If you're concerned about messing up, you can use an additional bowl. If the egg yolk contaminates the egg white, you can always save the imperfect egg white for later or use it for the custard.
I carefully crack the eggs into a large bowl. Then, I scoop out the egg yolks with my hand and transfer them to the pot. I only use 2 containers: a large bowl for beating the egg whites and a medium pot for making the custard.
The hardest part of making custard is preventing starchy lumps. To prevent this, in a small bowl, stir together the cornstarch with a tablespoon of milk until perfectly smooth.
You should measure, not eyeball, the amount of cornstarch. So far, each time I've made coconut cream meringue pie, I haven't added enough cornstarch, and the filling doesn't set properly. The resulting pie slices are very abstract, but taste the same.
Add the egg yolks, sugar, evaporated milk, milk, and cornstarch slurry to a medium pot. Mix until smooth. I skipped the step of mixing the cornstarch separately, so I have starch lumps. Stirring more doesn't get rid of the lumps.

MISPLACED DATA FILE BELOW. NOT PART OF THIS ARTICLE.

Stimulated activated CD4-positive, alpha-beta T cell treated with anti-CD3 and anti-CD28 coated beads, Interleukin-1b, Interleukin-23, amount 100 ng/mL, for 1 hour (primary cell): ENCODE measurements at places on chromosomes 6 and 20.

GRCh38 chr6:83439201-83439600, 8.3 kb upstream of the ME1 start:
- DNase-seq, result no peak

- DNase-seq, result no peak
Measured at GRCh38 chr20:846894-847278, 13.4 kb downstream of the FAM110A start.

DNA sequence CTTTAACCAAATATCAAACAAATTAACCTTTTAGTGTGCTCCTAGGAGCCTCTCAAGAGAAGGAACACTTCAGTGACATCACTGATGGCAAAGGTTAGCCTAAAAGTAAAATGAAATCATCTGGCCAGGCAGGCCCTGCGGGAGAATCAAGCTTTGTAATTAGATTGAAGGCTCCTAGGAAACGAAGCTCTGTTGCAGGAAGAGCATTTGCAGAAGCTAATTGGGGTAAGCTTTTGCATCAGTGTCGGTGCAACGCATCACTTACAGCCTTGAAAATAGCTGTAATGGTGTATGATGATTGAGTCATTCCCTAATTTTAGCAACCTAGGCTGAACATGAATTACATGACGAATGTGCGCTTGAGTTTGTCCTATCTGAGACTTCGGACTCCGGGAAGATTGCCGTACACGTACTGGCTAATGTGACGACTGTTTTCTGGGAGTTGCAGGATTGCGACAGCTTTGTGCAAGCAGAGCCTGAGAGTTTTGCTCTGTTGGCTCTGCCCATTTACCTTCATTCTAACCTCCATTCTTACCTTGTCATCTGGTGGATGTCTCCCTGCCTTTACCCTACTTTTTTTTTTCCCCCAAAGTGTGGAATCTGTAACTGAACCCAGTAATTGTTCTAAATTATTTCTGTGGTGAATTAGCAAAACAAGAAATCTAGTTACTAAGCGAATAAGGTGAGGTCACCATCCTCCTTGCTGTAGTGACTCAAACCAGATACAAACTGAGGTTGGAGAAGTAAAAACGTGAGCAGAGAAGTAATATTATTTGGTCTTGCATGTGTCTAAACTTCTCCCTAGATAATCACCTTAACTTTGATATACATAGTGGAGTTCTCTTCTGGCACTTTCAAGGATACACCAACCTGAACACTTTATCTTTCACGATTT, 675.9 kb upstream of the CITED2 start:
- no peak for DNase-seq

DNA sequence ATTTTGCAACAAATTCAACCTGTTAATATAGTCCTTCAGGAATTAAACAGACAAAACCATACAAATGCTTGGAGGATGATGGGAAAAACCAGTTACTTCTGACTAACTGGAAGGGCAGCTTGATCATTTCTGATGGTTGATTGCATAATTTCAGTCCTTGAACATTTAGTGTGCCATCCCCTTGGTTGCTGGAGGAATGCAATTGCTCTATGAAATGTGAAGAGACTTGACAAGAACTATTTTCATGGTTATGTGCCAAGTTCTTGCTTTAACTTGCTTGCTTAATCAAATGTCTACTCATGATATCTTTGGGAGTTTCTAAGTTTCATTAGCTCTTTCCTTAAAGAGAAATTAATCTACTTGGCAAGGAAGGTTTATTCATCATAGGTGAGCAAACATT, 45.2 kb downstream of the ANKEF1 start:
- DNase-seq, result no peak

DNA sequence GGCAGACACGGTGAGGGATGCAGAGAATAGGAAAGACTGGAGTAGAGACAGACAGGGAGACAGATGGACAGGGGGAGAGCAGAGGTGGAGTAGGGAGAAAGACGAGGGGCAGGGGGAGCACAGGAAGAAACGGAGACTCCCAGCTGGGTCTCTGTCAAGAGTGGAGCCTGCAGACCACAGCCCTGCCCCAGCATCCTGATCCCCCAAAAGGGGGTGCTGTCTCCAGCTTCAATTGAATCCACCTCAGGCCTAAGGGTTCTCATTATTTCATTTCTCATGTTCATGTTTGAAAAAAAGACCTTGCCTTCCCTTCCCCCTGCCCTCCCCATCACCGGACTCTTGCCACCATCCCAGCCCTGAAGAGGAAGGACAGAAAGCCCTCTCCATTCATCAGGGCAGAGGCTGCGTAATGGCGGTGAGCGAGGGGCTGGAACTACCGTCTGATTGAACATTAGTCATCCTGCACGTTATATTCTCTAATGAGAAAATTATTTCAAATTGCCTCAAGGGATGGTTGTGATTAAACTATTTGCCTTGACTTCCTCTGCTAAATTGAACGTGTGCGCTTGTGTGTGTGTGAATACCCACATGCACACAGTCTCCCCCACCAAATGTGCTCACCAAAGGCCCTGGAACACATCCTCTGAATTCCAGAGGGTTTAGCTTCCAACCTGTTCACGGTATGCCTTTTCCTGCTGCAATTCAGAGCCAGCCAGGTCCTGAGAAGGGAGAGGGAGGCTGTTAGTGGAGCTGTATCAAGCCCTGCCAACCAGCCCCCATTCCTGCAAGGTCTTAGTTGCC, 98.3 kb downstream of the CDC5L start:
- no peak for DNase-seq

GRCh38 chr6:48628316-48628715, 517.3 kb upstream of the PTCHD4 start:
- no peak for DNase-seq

Even if your custard wasn't lumpy to start out with, the cooking process can also result in lumps. For a perfectly smooth custard, stir constantly, and cook over medium heat until thickened, about 10 to 15 minutes.
If you do not stir constantly, the starch will stick to the bottom of the pot. I was too impatient to supervise the custard. However, fixing a lumpy custard requires even more work.
If your custard is not lumpy, you can skip these steps and go to making the meringue. If your custard is lumpy, calm down. It's not that hard to fix, but a bit annoying.
No amount of stirring will fix the texture, so you have to use a fine mesh sieve to remove the lumps. Put the sieve over a large bowl, and pour the lumpy custard into the sieve. Chill for a bit, and wait for the custard to separate from the lumps.
Look at all of these lumps. Including them in the final pie would be chewy, starchy, and fairly unpleasant. Please, please just stir the custard as it cooks.